After being in Sri Lanka for a fair amount of time now, things that I gawped at the beginning now seem normal. So when something makes me stop and stare now, I know it's blog worthy. Whilst walking to do the food shop of the day ( the shop keeper gave us a chocolate on his birthday, most of our friends are people that work on food stalls or in 'food city') we saw a truck taking up near enough both lanes of the road with a massive elephant swinging from side to side as it weaved in and out of the cars. Another strange sight was a boy of about 11 years climbing up a tree about 50 feet high. Haley and I gasped and wondered whether we should call for help, get a net, anything, until some men came and starting collecting the coconuts he threw down (most of which split when they crashed on the floor, Sri Lankan logic always baffles me). I also experienced my first bike ride in Sri Lanka. The roads are terrifying, with absolutely no road rules so I've stayed off the bike, but I have a mantra to do something that scares you everyday so I decided to give it a go. I never realised just how many cyclists there were. The Sri Lankans pointed and yelled 'sudo!!' (white person) as women rarely ride bikes in Sri Lanka. Men came and cycled either side of me with a 'hello!' then yelled 'goodbye!!' as they went along their way. I felt like I was in a cycling group where people left and joined as they pleased. Jamie and I also decided to walk to our school in Mihiripenna, so at 6:30 on a Thursday morning we set off on foot. It was stunning. There was a mist covering the forest and bottom of the palm trees with the sun shining through them. It's possibly the first morning I was able to smile before 8 a.m.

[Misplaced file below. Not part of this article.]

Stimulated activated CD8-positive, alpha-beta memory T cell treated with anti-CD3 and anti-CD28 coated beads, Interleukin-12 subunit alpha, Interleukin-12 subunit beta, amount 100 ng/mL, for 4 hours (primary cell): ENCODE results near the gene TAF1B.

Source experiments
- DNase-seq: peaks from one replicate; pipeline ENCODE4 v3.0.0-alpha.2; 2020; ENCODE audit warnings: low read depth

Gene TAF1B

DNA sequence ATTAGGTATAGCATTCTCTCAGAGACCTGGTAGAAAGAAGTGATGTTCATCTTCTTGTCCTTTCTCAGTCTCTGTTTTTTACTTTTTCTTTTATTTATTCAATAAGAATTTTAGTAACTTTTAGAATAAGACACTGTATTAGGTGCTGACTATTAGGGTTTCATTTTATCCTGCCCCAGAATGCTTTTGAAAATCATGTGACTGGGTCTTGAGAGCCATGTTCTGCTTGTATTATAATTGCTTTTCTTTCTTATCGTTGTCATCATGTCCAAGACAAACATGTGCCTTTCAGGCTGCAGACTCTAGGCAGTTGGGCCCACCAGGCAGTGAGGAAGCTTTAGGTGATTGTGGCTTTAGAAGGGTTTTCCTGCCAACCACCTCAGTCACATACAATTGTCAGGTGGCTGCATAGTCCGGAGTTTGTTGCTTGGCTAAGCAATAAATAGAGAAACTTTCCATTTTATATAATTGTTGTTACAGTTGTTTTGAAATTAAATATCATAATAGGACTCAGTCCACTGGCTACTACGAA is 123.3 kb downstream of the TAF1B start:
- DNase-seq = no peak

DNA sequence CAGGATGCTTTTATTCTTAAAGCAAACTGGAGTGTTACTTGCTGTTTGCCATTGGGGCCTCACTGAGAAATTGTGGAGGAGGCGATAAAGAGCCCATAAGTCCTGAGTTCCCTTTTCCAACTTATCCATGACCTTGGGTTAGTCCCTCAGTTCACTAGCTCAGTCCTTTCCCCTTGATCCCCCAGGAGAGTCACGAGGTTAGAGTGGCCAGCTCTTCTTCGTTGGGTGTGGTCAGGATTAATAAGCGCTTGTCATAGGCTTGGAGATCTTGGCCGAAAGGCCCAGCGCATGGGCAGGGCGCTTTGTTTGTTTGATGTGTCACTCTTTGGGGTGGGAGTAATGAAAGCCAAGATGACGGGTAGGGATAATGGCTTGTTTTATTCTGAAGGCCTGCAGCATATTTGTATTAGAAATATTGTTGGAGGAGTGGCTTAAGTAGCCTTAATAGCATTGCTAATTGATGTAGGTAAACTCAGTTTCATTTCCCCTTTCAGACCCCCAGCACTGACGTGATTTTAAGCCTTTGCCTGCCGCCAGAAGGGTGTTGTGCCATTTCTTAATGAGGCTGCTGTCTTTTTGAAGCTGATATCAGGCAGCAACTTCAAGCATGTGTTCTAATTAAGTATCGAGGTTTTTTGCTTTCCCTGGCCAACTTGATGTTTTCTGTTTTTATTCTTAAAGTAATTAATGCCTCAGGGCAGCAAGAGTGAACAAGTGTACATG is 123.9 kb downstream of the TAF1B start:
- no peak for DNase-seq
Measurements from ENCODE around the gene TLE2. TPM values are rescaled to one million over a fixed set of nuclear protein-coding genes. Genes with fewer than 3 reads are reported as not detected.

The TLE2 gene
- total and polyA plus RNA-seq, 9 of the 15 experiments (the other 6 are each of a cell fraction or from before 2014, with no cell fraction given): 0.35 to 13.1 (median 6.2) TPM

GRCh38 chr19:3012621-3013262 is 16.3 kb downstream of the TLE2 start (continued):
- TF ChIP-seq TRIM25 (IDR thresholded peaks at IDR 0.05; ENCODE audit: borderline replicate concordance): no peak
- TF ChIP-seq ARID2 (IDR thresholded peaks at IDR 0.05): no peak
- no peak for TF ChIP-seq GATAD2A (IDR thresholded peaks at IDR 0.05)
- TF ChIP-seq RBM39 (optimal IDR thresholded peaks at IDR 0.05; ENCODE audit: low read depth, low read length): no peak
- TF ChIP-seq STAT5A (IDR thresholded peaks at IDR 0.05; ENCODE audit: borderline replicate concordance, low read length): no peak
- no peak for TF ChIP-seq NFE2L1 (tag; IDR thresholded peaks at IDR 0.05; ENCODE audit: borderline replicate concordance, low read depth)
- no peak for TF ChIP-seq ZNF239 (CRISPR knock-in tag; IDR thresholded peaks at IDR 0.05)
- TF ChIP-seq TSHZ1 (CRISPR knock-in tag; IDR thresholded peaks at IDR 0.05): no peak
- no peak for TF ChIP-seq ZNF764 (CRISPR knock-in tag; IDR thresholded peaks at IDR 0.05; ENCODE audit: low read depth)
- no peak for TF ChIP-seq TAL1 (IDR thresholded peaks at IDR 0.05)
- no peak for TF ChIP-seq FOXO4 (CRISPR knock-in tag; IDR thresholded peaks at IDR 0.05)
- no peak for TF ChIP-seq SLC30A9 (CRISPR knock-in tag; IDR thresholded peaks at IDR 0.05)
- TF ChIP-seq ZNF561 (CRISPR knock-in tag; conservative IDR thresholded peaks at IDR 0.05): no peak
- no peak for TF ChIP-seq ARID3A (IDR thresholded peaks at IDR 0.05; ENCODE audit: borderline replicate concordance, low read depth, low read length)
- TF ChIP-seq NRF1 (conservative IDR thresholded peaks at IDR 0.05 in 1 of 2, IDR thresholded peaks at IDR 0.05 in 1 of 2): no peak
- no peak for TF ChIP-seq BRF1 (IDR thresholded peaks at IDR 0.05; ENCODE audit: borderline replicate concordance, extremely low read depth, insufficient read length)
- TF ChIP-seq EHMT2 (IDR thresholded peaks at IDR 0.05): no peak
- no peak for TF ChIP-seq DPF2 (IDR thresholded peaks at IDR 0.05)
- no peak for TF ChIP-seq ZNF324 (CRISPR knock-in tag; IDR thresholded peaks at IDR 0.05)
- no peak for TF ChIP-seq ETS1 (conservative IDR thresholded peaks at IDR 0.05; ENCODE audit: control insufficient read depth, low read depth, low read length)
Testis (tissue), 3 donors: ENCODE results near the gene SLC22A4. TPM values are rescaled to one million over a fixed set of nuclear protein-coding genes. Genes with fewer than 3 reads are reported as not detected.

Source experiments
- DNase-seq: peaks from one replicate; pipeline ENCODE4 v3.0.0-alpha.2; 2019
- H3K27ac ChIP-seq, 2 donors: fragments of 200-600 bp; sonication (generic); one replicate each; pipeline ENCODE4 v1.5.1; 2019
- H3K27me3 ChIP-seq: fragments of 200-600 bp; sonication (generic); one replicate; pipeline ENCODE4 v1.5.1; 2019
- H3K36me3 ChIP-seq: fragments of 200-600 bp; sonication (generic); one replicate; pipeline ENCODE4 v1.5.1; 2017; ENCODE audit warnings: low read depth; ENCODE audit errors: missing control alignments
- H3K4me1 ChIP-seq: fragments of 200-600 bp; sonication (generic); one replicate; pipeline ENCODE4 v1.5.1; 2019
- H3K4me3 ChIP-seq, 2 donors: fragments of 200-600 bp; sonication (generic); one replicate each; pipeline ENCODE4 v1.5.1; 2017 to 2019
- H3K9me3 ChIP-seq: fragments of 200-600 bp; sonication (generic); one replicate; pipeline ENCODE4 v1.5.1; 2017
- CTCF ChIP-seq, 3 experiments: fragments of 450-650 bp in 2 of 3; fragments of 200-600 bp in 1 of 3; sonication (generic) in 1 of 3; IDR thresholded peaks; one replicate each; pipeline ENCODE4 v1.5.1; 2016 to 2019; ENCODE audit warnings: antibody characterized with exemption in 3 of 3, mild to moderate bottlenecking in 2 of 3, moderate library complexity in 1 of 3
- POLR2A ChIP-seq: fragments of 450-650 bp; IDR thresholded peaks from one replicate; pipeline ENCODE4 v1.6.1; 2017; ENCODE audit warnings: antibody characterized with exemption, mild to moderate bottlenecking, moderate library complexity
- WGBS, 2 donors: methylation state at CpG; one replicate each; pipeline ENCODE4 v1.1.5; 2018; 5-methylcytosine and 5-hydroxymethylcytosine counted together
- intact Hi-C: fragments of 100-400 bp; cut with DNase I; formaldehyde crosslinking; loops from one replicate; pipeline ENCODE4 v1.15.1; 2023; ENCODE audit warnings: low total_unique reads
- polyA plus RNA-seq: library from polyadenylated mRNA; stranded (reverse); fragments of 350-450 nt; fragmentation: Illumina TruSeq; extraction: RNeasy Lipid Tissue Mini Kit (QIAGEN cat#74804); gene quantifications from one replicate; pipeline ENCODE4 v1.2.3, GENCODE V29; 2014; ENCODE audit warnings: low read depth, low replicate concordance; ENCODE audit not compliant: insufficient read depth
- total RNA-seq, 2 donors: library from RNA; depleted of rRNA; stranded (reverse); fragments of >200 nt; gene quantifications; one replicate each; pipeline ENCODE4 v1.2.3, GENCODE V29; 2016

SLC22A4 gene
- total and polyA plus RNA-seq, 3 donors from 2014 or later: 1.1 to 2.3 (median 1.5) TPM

Something very sad and also very disturbing has also happened however in the past couple of weeks. It has recently been made law that people are not allowed to walk along the railway tracks, however everyone ignores this and you see family's and babies making their way home along it. Haley and I have been too scared to try it out as the train looks terrifying, however after a sleep at Mihiripenna café we were feeling relaxed enough to follow suit and try out the forty minute walk home on the track. Today on the way to school Jamie and I saw the train stopped in the middle of the track and people running. Thinking nothing of it other than it must be some weird Sri Lankan tradition to run away from a broken down train, we later found out that two boys had been sliced in half due to not getting off the train tracks in time for the train to come whizzing past. I am so glad I didn't turn my head any further or I would have seen the bodies.